Now, as for the big winners.... I haven't seen Green Book yet (or Roma for that matter), so I can't comment totally intelligently on its merits, but from what I've read this felt like the Academy taking the non-controversial route YET AGAIN. There were two Best Pic nominees that dealt with race relations in America and the voters rewarded the White Version. I gotta say that bugs me on a number of levels. BlacKKKlansman is a challenging, unapologetic look at American racism, with very clear parallels showing how relevant the issue still is today. Green Book seems to essentially be saying "Yeah, things were fucked up for a while but it's alright now." Guess what - it ain't yet.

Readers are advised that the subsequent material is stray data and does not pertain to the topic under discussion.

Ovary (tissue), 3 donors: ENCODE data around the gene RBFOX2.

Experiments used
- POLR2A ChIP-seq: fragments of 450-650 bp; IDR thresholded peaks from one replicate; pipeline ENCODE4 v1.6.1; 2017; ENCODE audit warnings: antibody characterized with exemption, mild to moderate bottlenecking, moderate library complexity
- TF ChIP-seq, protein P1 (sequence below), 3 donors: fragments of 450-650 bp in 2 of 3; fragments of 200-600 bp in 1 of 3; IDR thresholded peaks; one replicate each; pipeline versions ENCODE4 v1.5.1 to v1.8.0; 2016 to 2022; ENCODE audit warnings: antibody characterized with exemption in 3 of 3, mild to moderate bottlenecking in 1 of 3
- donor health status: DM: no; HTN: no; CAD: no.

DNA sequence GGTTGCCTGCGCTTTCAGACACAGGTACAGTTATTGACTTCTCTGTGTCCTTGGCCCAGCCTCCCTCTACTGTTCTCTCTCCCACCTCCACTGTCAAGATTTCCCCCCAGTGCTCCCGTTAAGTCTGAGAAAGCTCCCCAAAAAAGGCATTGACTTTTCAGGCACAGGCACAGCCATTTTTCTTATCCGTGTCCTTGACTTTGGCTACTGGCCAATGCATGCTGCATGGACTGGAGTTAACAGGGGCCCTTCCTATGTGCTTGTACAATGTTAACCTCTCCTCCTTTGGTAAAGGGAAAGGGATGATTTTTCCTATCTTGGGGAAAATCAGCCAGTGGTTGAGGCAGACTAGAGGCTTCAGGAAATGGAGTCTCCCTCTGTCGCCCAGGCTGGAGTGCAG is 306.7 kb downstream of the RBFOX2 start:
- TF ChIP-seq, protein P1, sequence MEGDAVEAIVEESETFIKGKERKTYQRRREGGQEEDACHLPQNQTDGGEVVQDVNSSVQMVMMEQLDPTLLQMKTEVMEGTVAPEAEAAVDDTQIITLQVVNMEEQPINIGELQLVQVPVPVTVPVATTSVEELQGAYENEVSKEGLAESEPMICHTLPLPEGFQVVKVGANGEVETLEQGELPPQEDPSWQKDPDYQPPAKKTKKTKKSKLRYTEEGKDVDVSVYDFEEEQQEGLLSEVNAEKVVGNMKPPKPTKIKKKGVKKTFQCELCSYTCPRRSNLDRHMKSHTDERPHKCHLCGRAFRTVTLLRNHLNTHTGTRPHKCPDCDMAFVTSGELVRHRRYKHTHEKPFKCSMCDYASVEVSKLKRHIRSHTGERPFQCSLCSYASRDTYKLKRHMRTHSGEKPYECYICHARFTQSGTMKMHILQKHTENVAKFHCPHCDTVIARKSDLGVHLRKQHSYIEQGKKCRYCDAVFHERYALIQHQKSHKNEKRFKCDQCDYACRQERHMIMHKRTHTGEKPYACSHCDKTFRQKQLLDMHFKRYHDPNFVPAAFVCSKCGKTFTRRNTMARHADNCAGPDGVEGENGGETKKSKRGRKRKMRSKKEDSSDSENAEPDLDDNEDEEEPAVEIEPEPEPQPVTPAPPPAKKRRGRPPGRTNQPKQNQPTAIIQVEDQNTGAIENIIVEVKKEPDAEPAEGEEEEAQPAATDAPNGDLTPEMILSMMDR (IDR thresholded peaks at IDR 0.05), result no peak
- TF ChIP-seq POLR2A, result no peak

I'm not sure what the Academy has against black directors, but Spike Lee is the fifth nominated black director in the last decade to lose in that category (the first four were Lee Daniels, Steve McQueen, Barry Jenkins and Jordan Peele), despite two of those directors winning Best Picture later in the night. Am I crazy or does that seem really wrong? I'd opine that Best Director and Best Picture should almost always go to the same film, but especially in the case of 12 Years a Slave for example, which was such a flat-out masterpiece. McQueen lost that year to Alfonso Cuaron for Gravity of all films, and three years later Barry Jenkins (Moonlight) lost to Damien Chazelle for fucking La La Land. Moves like these feel like the Academy is going out of its way to preserve that particular glass ceiling. And now Spike Lee (who did at least win his first-ever Oscar for Best Adapted Screenplay) had to lose to another movie about someone driving somebody somewhere (Do the Right Thing lost to Driving Miss Daisy in the Screenplay category 29 years ago). I dunno, I think he has every right to be pissed.